Last week I was putting together a short slide talk for my Beginners art classes(visit www.paintanddraw.co.uk for more information) on various artist’s who’ve used pastel. Degas was there, of course but as an example of a contempory artist I also chose to include Paula Rego. In one or two ways there seemed to me to be suprising similarities.
I’ve frequently read that Degas chose pastel because he felt that his understanding of oil paint was very limited. Compared to the artists of the past that he loved he felt he and artists of his own time were performing the equivalent of puddling around in mud . This may seem a strange thing to say when his paintings as well as his pastels are almost universally admired but it goes to show that a sense of declining standards is not something exclusive to our own time. Degas also suffered from poor eye sight and I wonder if the more tactile nature of pastel may have been an issue here. He also experimented with sculpture as he grew older which he once described as learning a “blind mans’ trade. When you look at Paula Rego’s pastels there seems to be a painterly quality almost completely lacking from her earlier paintings which are either coloured sketches or blocked in areas of flat colour, not that I object to that myself.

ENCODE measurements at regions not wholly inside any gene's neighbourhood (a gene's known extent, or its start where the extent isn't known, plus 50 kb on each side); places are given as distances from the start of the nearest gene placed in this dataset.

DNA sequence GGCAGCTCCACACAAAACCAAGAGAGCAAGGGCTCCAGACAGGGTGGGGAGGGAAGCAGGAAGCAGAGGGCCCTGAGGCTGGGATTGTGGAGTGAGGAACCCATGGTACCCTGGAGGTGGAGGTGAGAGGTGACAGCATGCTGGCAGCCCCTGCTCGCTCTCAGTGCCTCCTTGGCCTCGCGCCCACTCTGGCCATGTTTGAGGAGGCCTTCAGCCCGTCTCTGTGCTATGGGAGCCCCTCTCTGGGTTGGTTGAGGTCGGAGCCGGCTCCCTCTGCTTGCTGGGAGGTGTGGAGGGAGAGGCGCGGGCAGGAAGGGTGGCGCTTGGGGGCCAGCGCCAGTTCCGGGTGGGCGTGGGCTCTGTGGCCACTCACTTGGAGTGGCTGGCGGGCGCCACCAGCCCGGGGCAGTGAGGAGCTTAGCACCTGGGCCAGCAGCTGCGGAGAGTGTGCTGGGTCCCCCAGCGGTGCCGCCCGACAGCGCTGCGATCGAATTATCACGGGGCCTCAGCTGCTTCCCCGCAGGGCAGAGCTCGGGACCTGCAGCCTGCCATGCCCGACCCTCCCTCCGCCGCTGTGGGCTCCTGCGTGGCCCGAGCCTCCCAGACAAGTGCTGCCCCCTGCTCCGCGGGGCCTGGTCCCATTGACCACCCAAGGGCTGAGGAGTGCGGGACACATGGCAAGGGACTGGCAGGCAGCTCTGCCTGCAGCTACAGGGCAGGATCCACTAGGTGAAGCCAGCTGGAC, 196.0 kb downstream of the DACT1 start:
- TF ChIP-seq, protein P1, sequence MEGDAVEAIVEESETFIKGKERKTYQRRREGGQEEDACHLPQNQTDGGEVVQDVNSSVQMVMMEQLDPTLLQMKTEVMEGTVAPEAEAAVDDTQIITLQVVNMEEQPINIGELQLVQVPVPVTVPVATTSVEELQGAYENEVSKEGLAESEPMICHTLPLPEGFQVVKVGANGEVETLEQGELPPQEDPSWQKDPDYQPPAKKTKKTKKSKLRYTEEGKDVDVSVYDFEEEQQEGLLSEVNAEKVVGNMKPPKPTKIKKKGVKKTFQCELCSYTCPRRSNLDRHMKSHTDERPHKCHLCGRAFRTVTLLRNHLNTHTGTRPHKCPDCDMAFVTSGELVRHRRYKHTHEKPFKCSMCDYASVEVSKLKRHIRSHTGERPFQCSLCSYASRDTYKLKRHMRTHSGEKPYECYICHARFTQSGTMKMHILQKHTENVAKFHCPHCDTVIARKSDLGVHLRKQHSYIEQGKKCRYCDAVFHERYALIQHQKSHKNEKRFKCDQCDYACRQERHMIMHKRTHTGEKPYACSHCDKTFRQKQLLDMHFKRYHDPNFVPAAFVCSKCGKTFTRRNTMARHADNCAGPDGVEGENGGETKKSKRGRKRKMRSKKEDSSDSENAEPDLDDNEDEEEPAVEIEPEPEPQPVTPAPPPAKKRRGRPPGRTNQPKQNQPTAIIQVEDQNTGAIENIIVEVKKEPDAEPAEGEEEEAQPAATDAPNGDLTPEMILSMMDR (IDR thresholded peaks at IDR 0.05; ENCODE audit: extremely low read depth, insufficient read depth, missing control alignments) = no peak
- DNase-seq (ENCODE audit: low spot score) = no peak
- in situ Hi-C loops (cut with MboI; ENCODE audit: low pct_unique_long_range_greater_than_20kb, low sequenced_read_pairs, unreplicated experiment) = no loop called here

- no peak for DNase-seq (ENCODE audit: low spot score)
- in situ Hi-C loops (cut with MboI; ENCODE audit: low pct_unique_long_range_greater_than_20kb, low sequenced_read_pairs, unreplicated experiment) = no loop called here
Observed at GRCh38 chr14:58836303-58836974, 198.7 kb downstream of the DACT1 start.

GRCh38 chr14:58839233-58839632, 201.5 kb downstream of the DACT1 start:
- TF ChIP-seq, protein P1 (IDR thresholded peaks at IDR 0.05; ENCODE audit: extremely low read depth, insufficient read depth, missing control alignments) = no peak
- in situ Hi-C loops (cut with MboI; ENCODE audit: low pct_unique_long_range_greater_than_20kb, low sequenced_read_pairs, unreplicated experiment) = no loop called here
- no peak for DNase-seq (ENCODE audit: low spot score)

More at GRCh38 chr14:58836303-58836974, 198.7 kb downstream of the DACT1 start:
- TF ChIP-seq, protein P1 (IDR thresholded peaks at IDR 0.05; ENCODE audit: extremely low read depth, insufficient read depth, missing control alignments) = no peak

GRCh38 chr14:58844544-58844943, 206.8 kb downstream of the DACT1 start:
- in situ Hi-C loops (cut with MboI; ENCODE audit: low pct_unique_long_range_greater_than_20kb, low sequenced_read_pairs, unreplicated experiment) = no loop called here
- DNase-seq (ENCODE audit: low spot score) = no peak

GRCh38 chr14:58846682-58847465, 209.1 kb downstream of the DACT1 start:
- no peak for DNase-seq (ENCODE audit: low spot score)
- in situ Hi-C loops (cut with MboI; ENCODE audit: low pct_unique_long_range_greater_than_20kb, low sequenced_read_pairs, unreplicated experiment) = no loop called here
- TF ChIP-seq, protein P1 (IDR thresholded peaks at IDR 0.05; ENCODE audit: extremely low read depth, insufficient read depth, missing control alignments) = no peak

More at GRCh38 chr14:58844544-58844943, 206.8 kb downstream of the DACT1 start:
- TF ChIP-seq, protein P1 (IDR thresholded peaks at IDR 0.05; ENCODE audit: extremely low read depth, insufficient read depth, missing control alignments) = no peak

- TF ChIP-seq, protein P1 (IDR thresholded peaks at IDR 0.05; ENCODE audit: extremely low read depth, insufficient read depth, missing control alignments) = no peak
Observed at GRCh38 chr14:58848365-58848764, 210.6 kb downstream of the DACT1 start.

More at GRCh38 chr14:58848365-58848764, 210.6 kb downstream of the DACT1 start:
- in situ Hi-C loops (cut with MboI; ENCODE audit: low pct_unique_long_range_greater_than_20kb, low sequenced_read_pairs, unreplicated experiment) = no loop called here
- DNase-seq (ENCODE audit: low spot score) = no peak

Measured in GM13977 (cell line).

When Degas was young his method of producing paintings was very typical of his time. He’d begin with a rough sketch and then produce a series of life studies in order to make the figures more anatomically convincing before transferring those drawings onto canvas. His later work is much more open. An idea such as “Woman Bathing” is open to many different interpretations and would really begin with the countless studies of figures which he would produce in his studio and then work up into larger pastels. Many of these drawings were produced on tracing paper, an excrutiating surface on which to put pastel (rougher surfaces are much better) but which provided him with the freedom to continually trace and retrace images, sometimes combining several separate drawings onto one sheet. He could also turn the traced image over to reverse an existing pose. Take a look at the figure on the bottom right hand corner of “Medieval War Scene” below, the pastel that Degas produced much later that you can also see below is a mirror image of the same figure.
I’m not saying that Paula Rego’s work is quite as experimental but many of her later pastels seem to have the same improvised quality. Contempory critics of Degas also used to talk about the animal qualities in his images of his women, which is something that Rego also seems to exploit in her work